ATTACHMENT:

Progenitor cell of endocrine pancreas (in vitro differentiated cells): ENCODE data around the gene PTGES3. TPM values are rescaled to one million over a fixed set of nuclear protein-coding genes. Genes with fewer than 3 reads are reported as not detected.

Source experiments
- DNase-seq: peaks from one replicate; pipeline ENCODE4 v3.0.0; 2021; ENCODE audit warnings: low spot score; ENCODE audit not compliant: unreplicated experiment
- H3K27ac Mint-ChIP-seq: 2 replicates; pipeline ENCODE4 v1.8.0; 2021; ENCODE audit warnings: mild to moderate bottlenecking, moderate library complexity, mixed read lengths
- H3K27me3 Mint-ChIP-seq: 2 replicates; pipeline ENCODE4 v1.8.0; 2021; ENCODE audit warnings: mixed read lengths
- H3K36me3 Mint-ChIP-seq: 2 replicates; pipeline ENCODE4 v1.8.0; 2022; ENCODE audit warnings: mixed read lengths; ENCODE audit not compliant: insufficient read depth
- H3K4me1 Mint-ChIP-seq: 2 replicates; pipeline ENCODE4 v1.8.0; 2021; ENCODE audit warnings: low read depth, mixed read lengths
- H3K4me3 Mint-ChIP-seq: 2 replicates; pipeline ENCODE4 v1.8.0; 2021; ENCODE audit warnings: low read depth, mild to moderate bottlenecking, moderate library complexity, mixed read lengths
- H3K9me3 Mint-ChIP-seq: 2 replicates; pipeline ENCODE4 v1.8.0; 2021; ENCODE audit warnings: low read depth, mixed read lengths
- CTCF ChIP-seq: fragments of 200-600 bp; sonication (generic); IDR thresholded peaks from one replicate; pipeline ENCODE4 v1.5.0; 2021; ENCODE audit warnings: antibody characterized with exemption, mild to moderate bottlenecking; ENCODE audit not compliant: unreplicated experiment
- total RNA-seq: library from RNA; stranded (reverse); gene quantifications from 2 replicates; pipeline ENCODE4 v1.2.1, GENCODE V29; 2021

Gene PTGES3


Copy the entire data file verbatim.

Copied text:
Progenitor cell of endocrine pancreas (in vitro differentiated cells): ENCODE data around the gene PTGES3. TPM values are rescaled to one million over a fixed set of nuclear protein-coding genes. Genes with fewer than 3 reads are reported as not detected.

Source experiments
- DNase-seq: peaks from one replicate; pipeline ENCODE4 v3.0.0; 2021; ENCODE audit warnings: low spot score; ENCODE audit not compliant: unreplicated experiment
- H3K27ac Mint-ChIP-seq: 2 replicates; pipeline ENCODE4 v1.8.0; 2021; ENCODE audit warnings: mild to moderate bottlenecking, moderate library complexity, mixed read lengths
- H3K27me3 Mint-ChIP-seq: 2 replicates; pipeline ENCODE4 v1.8.0; 2021; ENCODE audit warnings: mixed read lengths
- H3K36me3 Mint-ChIP-seq: 2 replicates; pipeline ENCODE4 v1.8.0; 2022; ENCODE audit warnings: mixed read lengths; ENCODE audit not compliant: insufficient read depth
- H3K4me1 Mint-ChIP-seq: 2 replicates; pipeline ENCODE4 v1.8.0; 2021; ENCODE audit warnings: low read depth, mixed read lengths
- H3K4me3 Mint-ChIP-seq: 2 replicates; pipeline ENCODE4 v1.8.0; 2021; ENCODE audit warnings: low read depth, mild to moderate bottlenecking, moderate library complexity, mixed read lengths
- H3K9me3 Mint-ChIP-seq: 2 replicates; pipeline ENCODE4 v1.8.0; 2021; ENCODE audit warnings: low read depth, mixed read lengths
- CTCF ChIP-seq: fragments of 200-600 bp; sonication (generic); IDR thresholded peaks from one replicate; pipeline ENCODE4 v1.5.0; 2021; ENCODE audit warnings: antibody characterized with exemption, mild to moderate bottlenecking; ENCODE audit not compliant: unreplicated experiment
- total RNA-seq: library from RNA; stranded (reverse); gene quantifications from 2 replicates; pipeline ENCODE4 v1.2.1, GENCODE V29; 2021

Gene PTGES3